Friday, November 9, 2007

The Importance of Art

What I mean is that we look for the same things, and we enjoy the same things in all forms of entertainment. It bothers me that people think that poetry is more important than lacrosse.

I enjoy poetry more.

I find the lives of poets more interesting than the lives of rock stars, but rock stars and poets are equally important, and that isn't very.

The calculations that fly through David Beckham's brain as he estimates the wind's effect on the ball as he twists his foot to launch it into a spiraling curve for a spectacular goal probably rival those that light up Robert Hass's grey matter as he puts words together on a page to construct a spectacular poem.

People idolize Michael Jordan for the same reason people cherish Shakespeare. We enjoy seeing them play the game. I mean, I don't even like basketball, but I think that Michael Jordan flying through the air is pretty remarkable.

Shakespeare and Michael Jordan are equally important; neither are very.

People who think that they don't enjoy poetry love Robert Frost.
People who think they don't like theater love Hamlet.
People who think they don't like television comedy love Lucy.

That's important: how certain pieces of art can convince you to like things you didn't know you liked. That's what I want my work to do.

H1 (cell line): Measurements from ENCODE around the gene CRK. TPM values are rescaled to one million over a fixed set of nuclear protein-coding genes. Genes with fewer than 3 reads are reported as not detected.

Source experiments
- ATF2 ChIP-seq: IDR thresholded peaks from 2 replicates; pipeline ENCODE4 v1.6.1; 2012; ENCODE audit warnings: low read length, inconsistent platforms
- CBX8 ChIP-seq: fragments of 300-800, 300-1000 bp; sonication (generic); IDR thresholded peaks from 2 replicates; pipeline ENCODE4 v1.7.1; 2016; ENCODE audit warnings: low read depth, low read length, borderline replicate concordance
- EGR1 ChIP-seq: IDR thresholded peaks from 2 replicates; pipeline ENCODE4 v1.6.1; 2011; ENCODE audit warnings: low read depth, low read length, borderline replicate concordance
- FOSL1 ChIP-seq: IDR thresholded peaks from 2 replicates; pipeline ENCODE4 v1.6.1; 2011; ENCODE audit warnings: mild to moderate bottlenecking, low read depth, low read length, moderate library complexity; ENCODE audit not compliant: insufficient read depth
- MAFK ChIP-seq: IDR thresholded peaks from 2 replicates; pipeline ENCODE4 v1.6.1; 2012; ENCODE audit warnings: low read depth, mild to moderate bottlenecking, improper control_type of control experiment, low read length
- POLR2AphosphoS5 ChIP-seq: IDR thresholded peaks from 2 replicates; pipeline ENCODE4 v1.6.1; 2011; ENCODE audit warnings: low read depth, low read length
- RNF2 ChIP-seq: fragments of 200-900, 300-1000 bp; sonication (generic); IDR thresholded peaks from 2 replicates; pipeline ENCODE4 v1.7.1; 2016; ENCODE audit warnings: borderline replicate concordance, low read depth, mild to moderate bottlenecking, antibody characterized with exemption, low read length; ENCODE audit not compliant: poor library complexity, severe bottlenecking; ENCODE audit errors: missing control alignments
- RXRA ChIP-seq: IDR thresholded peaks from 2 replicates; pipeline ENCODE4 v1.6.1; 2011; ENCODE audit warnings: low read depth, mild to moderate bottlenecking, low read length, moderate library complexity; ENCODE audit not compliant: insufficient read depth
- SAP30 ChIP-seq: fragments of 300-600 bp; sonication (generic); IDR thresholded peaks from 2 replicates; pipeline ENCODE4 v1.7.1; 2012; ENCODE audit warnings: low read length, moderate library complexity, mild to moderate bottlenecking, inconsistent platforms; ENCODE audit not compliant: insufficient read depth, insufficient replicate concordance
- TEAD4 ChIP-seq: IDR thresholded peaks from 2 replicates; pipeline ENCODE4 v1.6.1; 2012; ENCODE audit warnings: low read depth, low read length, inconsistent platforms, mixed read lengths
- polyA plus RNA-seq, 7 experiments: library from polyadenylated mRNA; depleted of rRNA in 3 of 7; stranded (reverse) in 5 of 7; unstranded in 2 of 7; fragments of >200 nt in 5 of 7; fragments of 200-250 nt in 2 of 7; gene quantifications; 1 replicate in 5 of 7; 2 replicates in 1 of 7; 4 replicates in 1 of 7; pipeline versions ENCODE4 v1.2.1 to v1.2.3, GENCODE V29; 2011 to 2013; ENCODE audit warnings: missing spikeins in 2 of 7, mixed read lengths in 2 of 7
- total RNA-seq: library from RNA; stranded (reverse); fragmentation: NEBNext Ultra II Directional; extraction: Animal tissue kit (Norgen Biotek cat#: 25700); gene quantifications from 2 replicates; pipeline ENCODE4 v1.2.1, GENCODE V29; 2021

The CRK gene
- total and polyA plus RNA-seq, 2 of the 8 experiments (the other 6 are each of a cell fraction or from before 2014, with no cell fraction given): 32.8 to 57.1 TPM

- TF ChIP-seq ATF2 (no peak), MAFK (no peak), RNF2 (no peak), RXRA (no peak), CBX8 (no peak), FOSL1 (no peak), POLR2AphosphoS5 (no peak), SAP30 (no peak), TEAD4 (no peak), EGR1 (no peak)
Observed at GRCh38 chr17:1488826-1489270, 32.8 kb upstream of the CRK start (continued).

Poetry can be cool.
Book covers and posters can be art.
A blog can be artistic expression.

I just have to figure out how.

4 comments:

Cameron said...

I think that what you are thinking of is exportance... or perhaps should be thinking of. We could all think a little more about exportance.

Jenny Drai said...

Sometimes it is hard for me to separate Michael Jordan flying through the air from the Michael Jordan most people in Chicago know to be something of an asshole. Now Walter Payton was a class act on and off the field. Although my dad said once that it wasn't that he was such an amazing person, but more like he just never used his athletic prowess as an excuse to act sub-human. If the response to this is that how athletes or others act off the field of their prowess isn't relevant, I'd just suggest that maybe it can become so once a person starts selling themselves as a "personality." I'd say Michael Jordan fits in there squarely.

Jack Morgan said...

But their personalities are independent of their art. Why we love artists and athletes might be partly due to their personalities, but why we love what they produce is not.

CLAY BANES said...

I haven't heard any art since 1987.